I can't seem to get the top view when I upload an image. The image and map display correctly below. I'll try downloading it and running it myself.

Same here (in firefox). Tried in Chrome and it works fine.

Related (works from a single image): http://make3d.cs.cornell.edu/

Damn this is cool. Even though there's some smearing to make up for the lack of information, especially behind the railings on the deck, the effect is striking, and subtle enough to be believable at a casual glance.

"Try using Chrome on your desktop or Android device"... I am...

I will add <span ng-if="Modernizr.Android">another </span>Android ;)

This could be an effective differentiator for a real estate web site featuring property photos. Or even an online store where product photos are done in this way.

Interesting that on the shelf image, it's the slightly diffuse reflections of the items on the shelf in the wood grain that breaks the illusion for me.

Very nice. Is there a writeup on how this works? It appears the shadow on the pole in the second picture moves! (maybe it's just some gimmick).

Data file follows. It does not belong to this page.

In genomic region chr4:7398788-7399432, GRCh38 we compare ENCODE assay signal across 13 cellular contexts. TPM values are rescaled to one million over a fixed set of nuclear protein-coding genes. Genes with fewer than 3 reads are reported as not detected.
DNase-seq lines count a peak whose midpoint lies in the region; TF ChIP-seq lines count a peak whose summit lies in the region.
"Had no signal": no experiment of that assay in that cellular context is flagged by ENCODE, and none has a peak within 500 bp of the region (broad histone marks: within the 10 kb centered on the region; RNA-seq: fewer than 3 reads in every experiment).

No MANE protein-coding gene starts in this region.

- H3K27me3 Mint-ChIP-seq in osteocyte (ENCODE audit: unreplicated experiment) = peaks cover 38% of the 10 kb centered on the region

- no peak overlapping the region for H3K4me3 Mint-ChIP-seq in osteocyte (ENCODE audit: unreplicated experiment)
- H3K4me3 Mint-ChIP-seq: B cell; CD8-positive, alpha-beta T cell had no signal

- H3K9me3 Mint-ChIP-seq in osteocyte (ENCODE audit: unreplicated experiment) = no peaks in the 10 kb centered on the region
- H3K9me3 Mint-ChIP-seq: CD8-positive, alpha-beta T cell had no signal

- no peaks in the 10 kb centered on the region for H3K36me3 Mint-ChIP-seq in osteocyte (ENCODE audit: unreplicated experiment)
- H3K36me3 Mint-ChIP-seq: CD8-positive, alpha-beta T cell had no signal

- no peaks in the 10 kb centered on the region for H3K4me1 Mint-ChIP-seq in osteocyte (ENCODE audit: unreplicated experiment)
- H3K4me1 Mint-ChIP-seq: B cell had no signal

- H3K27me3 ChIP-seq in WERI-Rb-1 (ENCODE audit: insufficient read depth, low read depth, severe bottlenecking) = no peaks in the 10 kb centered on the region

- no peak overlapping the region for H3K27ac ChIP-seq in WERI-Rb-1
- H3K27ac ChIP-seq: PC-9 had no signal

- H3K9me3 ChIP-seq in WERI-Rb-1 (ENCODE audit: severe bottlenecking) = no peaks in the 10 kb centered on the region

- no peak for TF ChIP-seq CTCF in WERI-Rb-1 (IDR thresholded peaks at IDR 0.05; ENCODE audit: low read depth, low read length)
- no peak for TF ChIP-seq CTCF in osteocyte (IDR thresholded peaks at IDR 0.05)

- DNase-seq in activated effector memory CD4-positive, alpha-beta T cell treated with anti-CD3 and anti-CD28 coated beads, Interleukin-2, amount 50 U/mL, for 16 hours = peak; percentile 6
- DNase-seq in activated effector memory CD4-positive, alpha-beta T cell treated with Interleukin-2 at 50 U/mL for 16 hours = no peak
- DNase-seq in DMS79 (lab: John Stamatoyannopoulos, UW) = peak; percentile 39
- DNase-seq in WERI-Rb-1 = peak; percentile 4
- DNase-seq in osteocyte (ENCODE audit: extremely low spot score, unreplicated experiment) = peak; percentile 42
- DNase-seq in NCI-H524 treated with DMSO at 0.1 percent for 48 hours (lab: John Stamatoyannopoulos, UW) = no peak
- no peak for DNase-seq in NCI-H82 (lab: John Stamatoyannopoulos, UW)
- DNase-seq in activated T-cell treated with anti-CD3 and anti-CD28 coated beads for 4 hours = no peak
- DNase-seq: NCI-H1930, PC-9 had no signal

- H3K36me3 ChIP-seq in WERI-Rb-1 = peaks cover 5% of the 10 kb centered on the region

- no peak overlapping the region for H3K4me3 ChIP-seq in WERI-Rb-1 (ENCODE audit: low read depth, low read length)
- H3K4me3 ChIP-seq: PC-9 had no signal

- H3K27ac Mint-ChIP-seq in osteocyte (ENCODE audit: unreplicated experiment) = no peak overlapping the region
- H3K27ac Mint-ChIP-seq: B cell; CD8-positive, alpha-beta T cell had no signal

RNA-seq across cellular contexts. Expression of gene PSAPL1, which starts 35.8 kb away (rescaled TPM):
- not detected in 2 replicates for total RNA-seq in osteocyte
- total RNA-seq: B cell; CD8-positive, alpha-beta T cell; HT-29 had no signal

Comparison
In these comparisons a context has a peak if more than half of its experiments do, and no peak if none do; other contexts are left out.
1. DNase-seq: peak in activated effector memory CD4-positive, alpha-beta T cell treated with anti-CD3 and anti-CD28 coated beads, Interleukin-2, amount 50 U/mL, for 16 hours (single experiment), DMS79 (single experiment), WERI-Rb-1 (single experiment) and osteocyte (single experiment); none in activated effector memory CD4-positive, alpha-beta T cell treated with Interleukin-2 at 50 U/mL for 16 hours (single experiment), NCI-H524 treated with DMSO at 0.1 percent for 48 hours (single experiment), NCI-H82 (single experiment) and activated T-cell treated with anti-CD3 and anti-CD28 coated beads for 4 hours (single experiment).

I would be interested to see how this effect affects the conversion rate. I could imagine that it could work very well on physical products.

This requires a depth map in the image.

Would it also work on any image by calculating a depthmap from the blurriness?

No, because “blurriness” (low local contrast) may indicate something besides a particular depth.

Consider, for instance, a head-on photograph of a print of a shallow-focused photo. The region that print embodies will have plenty of variation in contrast, but exist at a single depth. Also, consider that blurring increases in both in front of and behind the center of focus; how could we tell which depth the blurring indicated?

Something similar to what you suggest is, however, done in software autofocus, which can take repeated samples at different focal distances to clear things up. Maybe that’s something to think about, e.g. for a static subject. http://en.wikipedia.org/wiki/Autofocus#Contrast_detection